In this passage, Luke records Peter, as Peter is reflecting on all of the implications of God bringing salvation to this Gentile named, Cornelius. Peter is thinking of all the potential future, non-Jewish believers in far away places who will eventually come to salvation. And Peter is realizing in this moment, that anyone, in any non-Jewish country or foreign culture, no matter where or when, can still be just as close to God as any Old Testament Jew ever was, as long as he or she simply LOVES God. That’s what Peter is saying in these words. But he uses the word ‘fears’ God. Why does he use ‘fear’ when he essentially means ‘love’? How does ‘fear’ mean ‘love' and yet something slightly more specific? He uses it because the word ‘Love,’ by itself, can mean something possibly too casual or light for Peter’s meaning; while ‘fear’ clarifies that he means something far deeper, more deeply needed, and more life giving for a person.
So the word ‘fear’, in a sense, means love, but it also carries all of this other meaning of deep dependency as well. So Peter is saying to us in this verse that anyone who wants God’s affection, as your ultimate desire of life, can know that you are in a right and legitimate relationship with God. However, we also know, because of the supporting teaching of the rest of the Bible, that Grace is the only way to truly have this.
The Bible teaches us that without an understanding of Grace, our naturally sinful, “orphan” spirits will always operate in a self-reliant way, to secure happiness in this life. And the human soul has no ability to escape this self-reliant tendency. That is, it doesn’t until God, from the outside, breaks in with this concept of Grace. Every human conscience innately has no way for the human soul to securely trust in God’s approval and affection. We all have a conscience. And, deep down, that conscience knows what our true standing is before a holy God. We simply can’t, naturally, achieve a security strong enough to trust that we have God’s approval. That is, not until we come to see the nuts and bolts of Grace, meaning the basis of God’s free gift of all that Jesus did which now counts for us, without any achievement or deserving on our part, and we see this from the authority of the Bible itself.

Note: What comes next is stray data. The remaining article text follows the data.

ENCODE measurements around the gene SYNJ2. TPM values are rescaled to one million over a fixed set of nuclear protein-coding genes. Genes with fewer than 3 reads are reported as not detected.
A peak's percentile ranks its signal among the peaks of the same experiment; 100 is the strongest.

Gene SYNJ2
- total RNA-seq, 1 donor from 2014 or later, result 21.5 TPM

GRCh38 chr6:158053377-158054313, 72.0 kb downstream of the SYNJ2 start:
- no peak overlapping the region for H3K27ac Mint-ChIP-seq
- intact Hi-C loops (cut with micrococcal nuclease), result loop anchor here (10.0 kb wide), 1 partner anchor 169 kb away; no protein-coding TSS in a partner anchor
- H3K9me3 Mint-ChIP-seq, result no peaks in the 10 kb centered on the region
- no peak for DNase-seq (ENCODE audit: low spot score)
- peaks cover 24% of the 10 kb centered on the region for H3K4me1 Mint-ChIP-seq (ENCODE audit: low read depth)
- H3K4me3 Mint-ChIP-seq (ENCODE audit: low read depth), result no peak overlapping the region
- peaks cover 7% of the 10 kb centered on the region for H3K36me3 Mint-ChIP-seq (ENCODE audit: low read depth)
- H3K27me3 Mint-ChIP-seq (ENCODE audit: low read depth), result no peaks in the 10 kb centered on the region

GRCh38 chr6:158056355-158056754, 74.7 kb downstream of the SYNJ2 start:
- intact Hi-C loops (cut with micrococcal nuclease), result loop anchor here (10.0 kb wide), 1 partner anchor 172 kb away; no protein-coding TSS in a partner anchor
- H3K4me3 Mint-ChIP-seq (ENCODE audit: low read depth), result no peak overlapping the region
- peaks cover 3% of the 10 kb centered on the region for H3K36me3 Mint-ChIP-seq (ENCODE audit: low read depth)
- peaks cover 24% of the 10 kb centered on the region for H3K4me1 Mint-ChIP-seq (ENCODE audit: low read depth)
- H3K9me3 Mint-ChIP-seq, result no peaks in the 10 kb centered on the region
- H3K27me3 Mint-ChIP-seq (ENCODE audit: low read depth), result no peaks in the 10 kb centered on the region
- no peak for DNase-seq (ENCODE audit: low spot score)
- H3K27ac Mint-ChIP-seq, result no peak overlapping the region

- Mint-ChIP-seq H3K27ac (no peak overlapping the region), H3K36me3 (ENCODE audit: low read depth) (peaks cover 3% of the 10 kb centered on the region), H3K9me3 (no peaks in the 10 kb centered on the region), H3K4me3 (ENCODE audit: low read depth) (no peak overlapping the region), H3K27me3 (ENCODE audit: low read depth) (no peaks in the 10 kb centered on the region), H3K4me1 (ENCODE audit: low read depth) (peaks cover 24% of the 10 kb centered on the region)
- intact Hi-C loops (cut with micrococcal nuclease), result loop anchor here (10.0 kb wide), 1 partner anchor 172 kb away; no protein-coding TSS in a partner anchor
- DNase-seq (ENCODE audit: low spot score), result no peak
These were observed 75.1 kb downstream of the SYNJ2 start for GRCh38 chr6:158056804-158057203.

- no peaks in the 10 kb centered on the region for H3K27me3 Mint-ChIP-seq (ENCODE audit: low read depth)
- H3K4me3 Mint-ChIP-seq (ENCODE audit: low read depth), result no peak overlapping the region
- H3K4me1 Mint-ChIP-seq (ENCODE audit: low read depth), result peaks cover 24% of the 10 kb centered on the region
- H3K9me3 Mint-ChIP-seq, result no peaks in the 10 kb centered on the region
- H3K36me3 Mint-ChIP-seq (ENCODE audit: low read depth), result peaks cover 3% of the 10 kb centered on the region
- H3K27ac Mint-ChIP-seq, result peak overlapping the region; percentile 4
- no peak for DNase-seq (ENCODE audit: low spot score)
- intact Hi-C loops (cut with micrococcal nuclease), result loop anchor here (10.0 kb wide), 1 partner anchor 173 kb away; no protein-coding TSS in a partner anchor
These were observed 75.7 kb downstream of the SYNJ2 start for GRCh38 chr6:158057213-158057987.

Naturally speaking, the human soul has no way to be secure enough to be certain of God’s love. The only basis than can achieve this, is on the basis of this free Grace from God’s own initiative. This he achieved by becoming one of us in order to die the death we should have and live the life we should have. When this basis of Grace finally becomes clear and dawns on us, it resolves this natural, human fear (in the bad sense) of God and sets us free in our psyche to finally relax, securely, and know with certainty that God delights in us and cherishes us. This...and this alone...is what enables us to enjoy God’s affection, without any fear, at the deepest level, which finally satisfies the soul as it was intended. Until Grace brakes in to our psyche and secures us, no true ‘fear’ (in the good sense) of God, in the sense that Peter is referring to, is possible. Hence, the desperate need for humble, local, ordinary people to act as missionaries and share these concepts with the rest of us, so that we can come to know God's love, which produces such a great love FOR God inside of us.
The world needs quiet, normal, humble people to share and explain this hard-to-believe grace from God, with those who have not yet found it. This is what Peter had in view as he reassured these Gentile believers of God’s acceptance and his hope that others would come to know God’s fatherly approval, a beautiful desire the Bible calls 'fear', in the good sense of this word. Amen.